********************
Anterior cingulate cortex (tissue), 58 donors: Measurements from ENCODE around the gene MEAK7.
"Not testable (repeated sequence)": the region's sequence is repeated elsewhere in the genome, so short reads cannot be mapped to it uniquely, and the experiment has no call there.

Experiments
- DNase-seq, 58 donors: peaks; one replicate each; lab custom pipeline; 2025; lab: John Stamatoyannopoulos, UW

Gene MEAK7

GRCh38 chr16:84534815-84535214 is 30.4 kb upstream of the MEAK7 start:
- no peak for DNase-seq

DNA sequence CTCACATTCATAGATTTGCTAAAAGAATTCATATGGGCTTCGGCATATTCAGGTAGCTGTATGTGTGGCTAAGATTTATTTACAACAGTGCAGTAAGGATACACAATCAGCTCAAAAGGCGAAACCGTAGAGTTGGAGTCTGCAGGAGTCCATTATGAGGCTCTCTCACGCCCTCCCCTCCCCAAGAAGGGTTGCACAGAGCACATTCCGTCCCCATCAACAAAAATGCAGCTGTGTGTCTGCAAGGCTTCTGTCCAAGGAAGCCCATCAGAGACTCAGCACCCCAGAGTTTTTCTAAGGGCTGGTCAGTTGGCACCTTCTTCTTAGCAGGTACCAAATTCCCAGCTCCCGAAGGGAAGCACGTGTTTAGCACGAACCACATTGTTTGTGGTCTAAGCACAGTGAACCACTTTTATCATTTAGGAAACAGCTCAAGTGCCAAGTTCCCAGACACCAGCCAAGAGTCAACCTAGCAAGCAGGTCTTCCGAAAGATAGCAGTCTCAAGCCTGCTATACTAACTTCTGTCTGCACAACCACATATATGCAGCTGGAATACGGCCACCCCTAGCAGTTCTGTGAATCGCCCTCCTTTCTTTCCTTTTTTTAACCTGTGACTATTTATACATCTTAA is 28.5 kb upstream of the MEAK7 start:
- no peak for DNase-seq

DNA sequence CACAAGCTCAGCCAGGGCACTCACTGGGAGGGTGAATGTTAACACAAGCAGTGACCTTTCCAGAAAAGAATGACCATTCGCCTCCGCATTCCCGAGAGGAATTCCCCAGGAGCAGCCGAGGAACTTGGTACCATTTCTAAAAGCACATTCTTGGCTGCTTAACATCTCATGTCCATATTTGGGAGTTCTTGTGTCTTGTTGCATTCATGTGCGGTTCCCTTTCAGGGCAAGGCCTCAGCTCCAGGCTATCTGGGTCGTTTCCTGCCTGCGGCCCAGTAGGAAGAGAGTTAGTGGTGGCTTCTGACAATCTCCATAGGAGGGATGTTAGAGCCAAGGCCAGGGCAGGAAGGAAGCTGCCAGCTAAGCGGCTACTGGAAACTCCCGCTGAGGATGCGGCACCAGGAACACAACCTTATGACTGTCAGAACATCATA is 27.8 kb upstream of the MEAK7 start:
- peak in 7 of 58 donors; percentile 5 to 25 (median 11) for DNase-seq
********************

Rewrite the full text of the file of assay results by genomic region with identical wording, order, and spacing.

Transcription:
Anterior cingulate cortex (tissue), 58 donors: Measurements from ENCODE around the gene MEAK7.
"Not testable (repeated sequence)": the region's sequence is repeated elsewhere in the genome, so short reads cannot be mapped to it uniquely, and the experiment has no call there.

Experiments
- DNase-seq, 58 donors: peaks; one replicate each; lab custom pipeline; 2025; lab: John Stamatoyannopoulos, UW

Gene MEAK7

GRCh38 chr16:84534815-84535214 is 30.4 kb upstream of the MEAK7 start:
- no peak for DNase-seq

DNA sequence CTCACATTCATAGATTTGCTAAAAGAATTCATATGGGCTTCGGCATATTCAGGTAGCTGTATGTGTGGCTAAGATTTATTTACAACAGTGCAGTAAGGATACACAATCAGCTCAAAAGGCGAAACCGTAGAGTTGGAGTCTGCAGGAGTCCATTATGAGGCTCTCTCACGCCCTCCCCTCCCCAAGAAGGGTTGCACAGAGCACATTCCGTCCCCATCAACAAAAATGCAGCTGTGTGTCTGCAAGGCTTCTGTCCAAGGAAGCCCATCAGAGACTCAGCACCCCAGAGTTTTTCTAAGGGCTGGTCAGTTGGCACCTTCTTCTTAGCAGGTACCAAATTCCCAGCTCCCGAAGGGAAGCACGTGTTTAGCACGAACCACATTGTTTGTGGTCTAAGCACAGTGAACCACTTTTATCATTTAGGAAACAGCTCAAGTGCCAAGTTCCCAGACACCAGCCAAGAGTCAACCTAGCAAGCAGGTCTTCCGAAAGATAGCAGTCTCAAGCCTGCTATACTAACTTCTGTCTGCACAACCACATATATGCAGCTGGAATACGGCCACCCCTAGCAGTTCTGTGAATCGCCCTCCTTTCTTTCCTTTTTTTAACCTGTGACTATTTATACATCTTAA is 28.5 kb upstream of the MEAK7 start:
- no peak for DNase-seq

DNA sequence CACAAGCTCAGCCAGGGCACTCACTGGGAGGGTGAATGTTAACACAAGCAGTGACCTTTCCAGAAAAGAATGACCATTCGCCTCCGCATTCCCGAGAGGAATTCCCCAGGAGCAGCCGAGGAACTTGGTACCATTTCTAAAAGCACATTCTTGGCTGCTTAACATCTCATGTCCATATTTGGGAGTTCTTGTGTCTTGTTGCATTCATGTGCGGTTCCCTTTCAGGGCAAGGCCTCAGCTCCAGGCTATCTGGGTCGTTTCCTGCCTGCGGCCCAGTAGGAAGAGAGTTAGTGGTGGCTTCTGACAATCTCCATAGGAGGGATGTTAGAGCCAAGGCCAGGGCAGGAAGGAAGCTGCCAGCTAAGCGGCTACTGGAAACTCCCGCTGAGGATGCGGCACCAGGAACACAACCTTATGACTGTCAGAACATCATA is 27.8 kb upstream of the MEAK7 start:
- peak in 7 of 58 donors; percentile 5 to 25 (median 11) for DNase-seq